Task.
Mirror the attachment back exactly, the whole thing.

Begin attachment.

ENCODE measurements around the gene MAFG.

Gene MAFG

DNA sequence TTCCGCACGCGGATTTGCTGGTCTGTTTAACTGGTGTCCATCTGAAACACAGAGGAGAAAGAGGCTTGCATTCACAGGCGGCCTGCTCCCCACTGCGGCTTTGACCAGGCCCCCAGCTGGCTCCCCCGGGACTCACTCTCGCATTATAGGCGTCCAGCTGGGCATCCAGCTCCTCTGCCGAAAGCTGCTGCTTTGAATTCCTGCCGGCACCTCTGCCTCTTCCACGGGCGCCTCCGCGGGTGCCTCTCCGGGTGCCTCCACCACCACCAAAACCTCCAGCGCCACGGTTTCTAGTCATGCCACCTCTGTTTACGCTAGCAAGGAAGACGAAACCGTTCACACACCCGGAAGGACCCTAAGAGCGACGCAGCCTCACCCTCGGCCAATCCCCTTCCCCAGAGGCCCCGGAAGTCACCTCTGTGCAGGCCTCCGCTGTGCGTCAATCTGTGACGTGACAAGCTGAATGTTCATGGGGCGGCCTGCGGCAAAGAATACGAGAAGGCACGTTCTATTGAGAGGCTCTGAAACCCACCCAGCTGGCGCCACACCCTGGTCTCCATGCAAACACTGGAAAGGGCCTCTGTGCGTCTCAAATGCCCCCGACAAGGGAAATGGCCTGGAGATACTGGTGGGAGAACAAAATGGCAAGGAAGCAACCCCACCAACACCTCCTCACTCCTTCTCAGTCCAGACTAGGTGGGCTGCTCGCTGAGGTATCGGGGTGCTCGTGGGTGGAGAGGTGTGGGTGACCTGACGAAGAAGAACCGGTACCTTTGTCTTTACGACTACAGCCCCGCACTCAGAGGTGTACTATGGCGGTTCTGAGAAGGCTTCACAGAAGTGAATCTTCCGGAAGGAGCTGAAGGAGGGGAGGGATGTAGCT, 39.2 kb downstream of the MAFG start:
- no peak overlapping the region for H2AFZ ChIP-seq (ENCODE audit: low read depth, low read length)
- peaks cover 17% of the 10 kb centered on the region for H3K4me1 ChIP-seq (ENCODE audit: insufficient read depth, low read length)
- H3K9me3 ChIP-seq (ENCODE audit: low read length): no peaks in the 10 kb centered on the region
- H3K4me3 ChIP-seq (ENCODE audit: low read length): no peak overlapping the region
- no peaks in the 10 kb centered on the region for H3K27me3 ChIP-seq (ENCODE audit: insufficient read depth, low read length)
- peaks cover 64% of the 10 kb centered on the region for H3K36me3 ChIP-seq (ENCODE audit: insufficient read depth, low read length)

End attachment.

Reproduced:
ENCODE measurements around the gene MAFG.

Gene MAFG

DNA sequence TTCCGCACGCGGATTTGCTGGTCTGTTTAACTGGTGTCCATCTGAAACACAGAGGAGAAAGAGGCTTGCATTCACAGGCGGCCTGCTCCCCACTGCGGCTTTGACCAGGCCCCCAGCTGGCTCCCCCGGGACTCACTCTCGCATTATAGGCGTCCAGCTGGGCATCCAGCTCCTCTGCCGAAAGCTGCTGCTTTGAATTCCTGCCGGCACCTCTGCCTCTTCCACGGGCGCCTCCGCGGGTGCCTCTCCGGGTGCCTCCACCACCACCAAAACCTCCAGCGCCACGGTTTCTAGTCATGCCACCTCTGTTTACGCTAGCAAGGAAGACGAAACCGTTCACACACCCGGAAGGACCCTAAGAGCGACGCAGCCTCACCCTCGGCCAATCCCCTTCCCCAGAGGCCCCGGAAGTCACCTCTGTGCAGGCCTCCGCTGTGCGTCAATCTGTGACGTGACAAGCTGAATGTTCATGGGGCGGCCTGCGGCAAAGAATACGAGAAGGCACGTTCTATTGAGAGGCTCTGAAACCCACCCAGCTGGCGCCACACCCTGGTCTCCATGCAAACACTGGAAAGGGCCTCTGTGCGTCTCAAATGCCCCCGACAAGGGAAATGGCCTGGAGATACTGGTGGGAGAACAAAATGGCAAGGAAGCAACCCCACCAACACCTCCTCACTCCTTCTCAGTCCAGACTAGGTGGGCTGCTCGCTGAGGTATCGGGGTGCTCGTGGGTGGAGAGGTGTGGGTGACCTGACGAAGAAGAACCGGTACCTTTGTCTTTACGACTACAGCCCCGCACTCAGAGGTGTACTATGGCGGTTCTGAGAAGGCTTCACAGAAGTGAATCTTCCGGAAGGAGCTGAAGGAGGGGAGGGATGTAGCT, 39.2 kb downstream of the MAFG start:
- no peak overlapping the region for H2AFZ ChIP-seq (ENCODE audit: low read depth, low read length)
- peaks cover 17% of the 10 kb centered on the region for H3K4me1 ChIP-seq (ENCODE audit: insufficient read depth, low read length)
- H3K9me3 ChIP-seq (ENCODE audit: low read length): no peaks in the 10 kb centered on the region
- H3K4me3 ChIP-seq (ENCODE audit: low read length): no peak overlapping the region
- no peaks in the 10 kb centered on the region for H3K27me3 ChIP-seq (ENCODE audit: insufficient read depth, low read length)
- peaks cover 64% of the 10 kb centered on the region for H3K36me3 ChIP-seq (ENCODE audit: insufficient read depth, low read length)